Excerpts from Jim Conrad's
from the February 26, 2012 Newsletter issued from Hacienda Chichen Resort beside Chichén Itzá
Ruins, central Yucatán, MÉXICO
MAYA TEMPLE NIGHTSHADE
The Hacienda's property extends far into the surrounding forest, where hundreds of ancient Maya ruins lie moldering. Typically all you see of a ruin is a rise on the forest floor overgrown with vegetation. Only rarely do stone surfaces bearing hieroglyphics peek from among the rubble and plant cover. It was atop such a rectangular mound, which earlier surely bore a building, that a six-ft-high (1.8m) semi-shrub turned up, its big, bluntly lobed, spine-bearing leaves translucing in sunlight, as shown below:
Some plant species seem to cluster around ancient ruins, so might this possibly be a relict species somehow hanging on from ancient Maya times? Also, I'd not seen this species elsewhere, so I clambered onto the mound for a closer look. Though the plant was a species I hadn't seen, it bore a few flowers structured a familiar way. See if you recognize the plant group it belongs to by looking at a flower below:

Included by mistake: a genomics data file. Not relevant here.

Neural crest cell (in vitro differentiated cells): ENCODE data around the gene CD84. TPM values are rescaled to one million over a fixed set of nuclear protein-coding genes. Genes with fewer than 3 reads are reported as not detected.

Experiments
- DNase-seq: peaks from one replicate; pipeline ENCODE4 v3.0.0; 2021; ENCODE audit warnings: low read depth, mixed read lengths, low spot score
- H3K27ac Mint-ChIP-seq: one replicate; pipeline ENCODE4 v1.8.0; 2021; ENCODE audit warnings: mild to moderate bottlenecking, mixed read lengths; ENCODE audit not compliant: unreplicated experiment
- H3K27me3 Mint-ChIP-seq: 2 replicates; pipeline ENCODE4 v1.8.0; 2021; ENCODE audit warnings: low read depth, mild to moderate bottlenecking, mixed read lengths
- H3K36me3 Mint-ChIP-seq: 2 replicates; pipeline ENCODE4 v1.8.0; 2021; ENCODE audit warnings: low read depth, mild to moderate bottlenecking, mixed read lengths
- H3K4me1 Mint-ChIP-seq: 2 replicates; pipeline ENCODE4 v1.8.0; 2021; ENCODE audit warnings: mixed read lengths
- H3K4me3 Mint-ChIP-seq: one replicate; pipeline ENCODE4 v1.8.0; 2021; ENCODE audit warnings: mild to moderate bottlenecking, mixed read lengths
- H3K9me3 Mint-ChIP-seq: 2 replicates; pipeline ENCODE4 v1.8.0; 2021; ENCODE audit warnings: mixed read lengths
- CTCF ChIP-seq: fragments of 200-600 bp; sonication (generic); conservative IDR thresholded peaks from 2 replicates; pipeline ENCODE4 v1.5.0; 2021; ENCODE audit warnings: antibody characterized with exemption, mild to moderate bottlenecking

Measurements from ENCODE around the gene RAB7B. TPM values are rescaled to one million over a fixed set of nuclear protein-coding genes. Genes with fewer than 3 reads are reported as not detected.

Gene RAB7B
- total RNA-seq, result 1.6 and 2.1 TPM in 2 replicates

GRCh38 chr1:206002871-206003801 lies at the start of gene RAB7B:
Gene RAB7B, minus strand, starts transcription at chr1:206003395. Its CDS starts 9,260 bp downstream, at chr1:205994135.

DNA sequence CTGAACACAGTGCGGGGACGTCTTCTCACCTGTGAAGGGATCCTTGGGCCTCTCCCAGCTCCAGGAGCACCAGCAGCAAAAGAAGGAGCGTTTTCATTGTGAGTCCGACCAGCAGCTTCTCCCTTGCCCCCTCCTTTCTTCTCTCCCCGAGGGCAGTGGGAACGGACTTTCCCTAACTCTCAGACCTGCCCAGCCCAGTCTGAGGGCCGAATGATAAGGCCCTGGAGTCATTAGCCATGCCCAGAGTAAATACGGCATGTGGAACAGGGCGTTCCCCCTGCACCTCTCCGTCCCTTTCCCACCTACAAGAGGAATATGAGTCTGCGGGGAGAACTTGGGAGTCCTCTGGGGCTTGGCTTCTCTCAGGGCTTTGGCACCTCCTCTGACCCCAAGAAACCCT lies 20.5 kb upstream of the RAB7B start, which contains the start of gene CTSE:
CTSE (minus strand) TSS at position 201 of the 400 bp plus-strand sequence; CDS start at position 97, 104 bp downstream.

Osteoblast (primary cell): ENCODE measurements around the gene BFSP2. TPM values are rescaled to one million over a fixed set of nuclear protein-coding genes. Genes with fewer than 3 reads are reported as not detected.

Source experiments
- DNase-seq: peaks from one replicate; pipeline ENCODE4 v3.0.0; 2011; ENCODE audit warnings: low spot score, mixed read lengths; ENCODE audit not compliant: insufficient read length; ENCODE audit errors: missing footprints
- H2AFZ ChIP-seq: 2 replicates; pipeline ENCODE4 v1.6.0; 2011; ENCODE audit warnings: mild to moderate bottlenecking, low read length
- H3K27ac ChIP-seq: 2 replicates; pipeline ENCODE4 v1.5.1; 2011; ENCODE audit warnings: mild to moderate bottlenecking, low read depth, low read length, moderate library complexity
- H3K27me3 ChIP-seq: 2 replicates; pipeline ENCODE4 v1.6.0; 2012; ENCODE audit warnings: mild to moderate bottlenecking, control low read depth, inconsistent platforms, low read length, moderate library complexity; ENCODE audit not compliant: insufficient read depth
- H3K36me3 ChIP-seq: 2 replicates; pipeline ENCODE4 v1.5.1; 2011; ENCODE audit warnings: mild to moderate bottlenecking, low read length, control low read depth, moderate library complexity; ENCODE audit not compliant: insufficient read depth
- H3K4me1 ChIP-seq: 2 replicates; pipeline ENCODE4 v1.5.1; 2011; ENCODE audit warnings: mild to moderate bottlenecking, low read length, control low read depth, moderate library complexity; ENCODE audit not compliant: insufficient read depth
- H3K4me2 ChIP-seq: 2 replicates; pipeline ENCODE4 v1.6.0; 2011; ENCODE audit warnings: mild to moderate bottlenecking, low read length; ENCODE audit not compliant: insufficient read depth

With its spreading, five-lobed corolla subtending five yellow anthers grown together by their margins to form a cylinder around the female pistil, it could hardly be anything other than a member of the Nightshade Family, the Solanaceae, as well as the nightshade genus, Solanum. But Solanum is one of the largest of the Earth's flowering-plant genera, holding about 1700 species, so we were still far from knowing exactly what we had.
To help with later identification I noted the plant's special features, such the dark, broad-based spines along its leaves' main veins, and how the leaves themselves were soft-fuzzy with white hairs, as shown below:
The species turned out to be SOLANUM HIRTUM, native from Mexico south into northern South America. It's a forest species that can be weedy enough to bear a Spanish name, which is Cojón de Gato, or Cat's Balls, referring to its spherical, fuzzy fruits.
The Maya also have a name for it, Put Balam, or "Jaguar Papaya." In Mayan cosmology the Jaguar is the most powerful shamanic animal, so the possibility arises that our temple-mound-growing nightshade may indeed once have been associated with Mayan rituals. It's recorded that chewing the plant's fresh leaves produces a narcotic and stimulating effect, and the fruits are used medicinally for treating angina.